Freising(?) in Bavaria ca. 1575 — after 1606 Vilshofen(?)
traces of black chalk underdrawing, pen & dark grey ink, brush & grey wash. 315/16 x 61/8" 10 x 15.5mm). dated upper left: 1601.
Ralph Haugwitz has very kindly brought to my attention a drawing by Hoeslwangler which compares so well to the present work that one cannot deny they are by the same hand. Haugwitz has pointed out similarities of the Fate on the left of the present drawing with the Venus in a monogrammed drawing of Venus and Adonis in the Berliner Kupferstichkabinett (Inv.No. KdZ 28014).1 Furthermore, the physiognomy of all of the figures in the two drawings is very similar and the handling, the penmanship, of both drawings is identical. Also one can observe the same female hairstyle. The two drawings are closely dated: the Berlin sheet, 1600; ours 1601.
The three allegorical figures sit comfortably in a congenial setting, diligently working at their tasks, spinning, carding, measuring, and snipping the thread of life. Klotho holds the distaff. Lachesis, in the center, holds the spindle and may be measuring the thread with a rod; Atropos, the ugliest and generally most terrible of the three, is about to cut the thread with her scissors. From the beginning of one's life through the woven fabric of one's actions to the final conclusion of that life, the process was unalterable for both gods and men.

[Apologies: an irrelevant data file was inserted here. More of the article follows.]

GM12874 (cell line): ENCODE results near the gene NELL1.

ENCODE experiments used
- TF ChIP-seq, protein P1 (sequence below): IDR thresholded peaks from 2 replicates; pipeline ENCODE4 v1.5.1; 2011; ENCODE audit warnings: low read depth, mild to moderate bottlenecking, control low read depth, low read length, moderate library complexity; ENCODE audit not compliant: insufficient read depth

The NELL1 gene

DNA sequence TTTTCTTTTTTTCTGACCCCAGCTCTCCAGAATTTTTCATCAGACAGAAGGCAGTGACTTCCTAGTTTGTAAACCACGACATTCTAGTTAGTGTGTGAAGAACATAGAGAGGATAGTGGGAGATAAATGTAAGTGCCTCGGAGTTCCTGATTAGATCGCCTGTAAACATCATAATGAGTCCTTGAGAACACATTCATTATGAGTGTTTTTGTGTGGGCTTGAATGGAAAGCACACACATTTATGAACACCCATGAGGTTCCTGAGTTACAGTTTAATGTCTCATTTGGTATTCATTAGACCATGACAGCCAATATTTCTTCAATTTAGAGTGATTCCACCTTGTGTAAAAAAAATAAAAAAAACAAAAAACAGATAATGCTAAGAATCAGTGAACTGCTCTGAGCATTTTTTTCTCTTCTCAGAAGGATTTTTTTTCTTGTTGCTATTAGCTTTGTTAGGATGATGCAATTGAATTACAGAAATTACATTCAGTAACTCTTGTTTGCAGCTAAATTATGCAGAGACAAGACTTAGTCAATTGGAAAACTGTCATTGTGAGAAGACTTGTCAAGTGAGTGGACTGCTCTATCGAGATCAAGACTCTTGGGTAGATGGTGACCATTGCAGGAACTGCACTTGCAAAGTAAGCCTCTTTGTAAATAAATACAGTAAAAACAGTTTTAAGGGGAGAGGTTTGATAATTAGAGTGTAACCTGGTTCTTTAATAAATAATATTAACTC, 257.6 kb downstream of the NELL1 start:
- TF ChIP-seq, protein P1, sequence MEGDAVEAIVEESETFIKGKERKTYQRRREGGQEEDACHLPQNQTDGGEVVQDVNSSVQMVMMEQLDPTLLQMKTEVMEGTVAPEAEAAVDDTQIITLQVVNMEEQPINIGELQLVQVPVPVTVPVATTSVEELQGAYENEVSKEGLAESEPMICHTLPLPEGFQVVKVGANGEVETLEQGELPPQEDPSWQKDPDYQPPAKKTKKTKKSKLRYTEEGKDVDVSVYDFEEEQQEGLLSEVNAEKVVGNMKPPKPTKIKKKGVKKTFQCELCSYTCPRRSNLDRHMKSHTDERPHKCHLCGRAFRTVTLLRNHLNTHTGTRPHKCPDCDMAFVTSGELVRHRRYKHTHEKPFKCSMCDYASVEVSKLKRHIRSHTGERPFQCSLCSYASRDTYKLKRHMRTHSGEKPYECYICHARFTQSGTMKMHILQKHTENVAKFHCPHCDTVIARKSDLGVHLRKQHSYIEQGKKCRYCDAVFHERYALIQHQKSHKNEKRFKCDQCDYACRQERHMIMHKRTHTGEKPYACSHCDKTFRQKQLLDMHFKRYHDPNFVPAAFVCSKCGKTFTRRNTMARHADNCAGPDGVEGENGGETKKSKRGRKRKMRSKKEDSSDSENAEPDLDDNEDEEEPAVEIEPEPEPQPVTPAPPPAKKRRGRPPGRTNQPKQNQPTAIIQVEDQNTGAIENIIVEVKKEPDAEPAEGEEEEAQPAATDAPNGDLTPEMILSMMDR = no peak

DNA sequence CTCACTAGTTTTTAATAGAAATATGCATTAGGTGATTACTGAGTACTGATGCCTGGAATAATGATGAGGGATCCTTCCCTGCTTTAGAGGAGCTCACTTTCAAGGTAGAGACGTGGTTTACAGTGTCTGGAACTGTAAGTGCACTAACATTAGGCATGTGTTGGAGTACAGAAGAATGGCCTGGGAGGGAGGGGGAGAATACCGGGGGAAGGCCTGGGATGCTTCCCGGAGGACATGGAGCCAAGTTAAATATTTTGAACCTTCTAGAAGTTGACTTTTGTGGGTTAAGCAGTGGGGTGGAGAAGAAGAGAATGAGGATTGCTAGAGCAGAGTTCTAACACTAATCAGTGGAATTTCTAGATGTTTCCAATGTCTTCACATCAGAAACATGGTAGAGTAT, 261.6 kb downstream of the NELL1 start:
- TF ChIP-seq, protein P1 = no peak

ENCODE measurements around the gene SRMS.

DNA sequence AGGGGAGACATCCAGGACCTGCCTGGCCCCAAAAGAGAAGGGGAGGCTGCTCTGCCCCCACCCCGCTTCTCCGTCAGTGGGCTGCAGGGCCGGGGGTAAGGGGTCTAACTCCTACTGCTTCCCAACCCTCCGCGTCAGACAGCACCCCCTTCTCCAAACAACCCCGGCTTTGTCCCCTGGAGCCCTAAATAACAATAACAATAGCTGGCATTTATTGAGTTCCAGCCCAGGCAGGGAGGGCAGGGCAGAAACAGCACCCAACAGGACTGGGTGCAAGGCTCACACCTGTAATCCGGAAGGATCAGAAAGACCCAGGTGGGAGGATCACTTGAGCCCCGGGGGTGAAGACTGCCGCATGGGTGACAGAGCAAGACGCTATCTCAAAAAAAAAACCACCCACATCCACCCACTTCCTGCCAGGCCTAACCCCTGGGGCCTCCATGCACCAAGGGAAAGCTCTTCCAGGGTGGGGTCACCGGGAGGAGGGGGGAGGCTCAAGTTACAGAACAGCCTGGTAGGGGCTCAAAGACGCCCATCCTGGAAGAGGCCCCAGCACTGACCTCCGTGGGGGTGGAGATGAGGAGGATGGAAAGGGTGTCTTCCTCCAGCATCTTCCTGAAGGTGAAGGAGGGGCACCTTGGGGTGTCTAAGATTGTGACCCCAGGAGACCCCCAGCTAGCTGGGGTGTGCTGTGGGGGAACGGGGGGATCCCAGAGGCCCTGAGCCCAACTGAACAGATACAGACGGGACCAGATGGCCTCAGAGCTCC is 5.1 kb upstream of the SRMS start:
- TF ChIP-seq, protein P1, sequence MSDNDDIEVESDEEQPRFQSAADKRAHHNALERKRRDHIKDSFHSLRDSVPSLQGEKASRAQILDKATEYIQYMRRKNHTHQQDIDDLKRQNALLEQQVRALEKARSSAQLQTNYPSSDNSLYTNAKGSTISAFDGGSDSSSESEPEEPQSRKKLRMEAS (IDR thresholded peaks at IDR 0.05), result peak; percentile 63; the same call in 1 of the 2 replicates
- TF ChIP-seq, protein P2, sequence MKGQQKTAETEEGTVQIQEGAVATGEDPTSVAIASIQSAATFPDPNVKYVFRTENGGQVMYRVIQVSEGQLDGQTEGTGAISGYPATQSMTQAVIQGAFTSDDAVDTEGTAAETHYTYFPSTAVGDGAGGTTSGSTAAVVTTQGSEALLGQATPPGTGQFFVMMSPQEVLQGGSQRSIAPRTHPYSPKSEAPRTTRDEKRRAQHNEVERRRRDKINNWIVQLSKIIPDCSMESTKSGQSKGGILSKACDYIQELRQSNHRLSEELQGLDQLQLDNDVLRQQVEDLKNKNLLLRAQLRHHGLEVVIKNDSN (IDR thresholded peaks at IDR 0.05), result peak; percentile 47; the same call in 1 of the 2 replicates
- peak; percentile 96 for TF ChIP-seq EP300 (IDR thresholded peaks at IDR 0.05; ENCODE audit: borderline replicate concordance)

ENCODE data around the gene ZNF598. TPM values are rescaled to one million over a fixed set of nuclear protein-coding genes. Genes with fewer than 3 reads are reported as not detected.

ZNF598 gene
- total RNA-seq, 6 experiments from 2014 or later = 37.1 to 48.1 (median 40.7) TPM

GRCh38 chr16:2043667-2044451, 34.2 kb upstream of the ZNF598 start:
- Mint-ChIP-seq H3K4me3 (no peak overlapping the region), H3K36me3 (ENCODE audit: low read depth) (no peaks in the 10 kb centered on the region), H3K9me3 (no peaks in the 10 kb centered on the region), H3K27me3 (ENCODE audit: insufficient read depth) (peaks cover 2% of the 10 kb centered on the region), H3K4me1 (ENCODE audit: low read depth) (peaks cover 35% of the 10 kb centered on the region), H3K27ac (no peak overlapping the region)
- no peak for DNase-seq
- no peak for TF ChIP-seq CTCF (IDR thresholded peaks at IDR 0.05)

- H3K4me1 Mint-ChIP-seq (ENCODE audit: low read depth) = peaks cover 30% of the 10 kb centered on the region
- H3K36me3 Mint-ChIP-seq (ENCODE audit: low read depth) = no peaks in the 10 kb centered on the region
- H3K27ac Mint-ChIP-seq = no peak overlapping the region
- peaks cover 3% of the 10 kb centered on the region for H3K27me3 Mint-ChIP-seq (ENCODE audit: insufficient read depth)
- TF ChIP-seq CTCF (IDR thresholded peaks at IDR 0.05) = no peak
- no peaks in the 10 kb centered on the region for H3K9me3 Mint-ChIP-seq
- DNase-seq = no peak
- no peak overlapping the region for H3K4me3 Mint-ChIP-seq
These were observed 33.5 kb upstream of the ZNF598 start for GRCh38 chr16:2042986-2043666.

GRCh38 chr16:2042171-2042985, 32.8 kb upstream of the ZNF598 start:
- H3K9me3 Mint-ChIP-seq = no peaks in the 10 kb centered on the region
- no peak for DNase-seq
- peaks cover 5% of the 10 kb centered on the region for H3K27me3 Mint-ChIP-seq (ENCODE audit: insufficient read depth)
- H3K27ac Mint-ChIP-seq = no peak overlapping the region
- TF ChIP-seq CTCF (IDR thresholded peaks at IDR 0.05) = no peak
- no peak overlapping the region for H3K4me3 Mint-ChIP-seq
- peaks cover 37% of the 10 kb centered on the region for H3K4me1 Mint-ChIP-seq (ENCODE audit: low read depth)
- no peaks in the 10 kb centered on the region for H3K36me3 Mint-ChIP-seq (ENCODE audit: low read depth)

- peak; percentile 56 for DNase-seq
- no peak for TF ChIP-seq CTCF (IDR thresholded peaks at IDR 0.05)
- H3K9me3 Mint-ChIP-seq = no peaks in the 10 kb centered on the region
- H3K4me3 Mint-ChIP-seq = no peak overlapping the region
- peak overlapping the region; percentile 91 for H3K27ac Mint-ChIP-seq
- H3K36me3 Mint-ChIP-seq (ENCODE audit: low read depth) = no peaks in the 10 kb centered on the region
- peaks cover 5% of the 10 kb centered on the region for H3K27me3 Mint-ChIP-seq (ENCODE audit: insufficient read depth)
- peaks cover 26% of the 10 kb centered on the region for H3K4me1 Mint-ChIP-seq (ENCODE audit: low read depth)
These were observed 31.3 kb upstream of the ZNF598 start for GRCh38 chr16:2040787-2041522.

It is worth noting that aspects of this drawing are reminiscent of drawings done for the Court of Munich, specifically those of Sustris and Christoph.
In an e-mail of Sept. 19 th, 2007.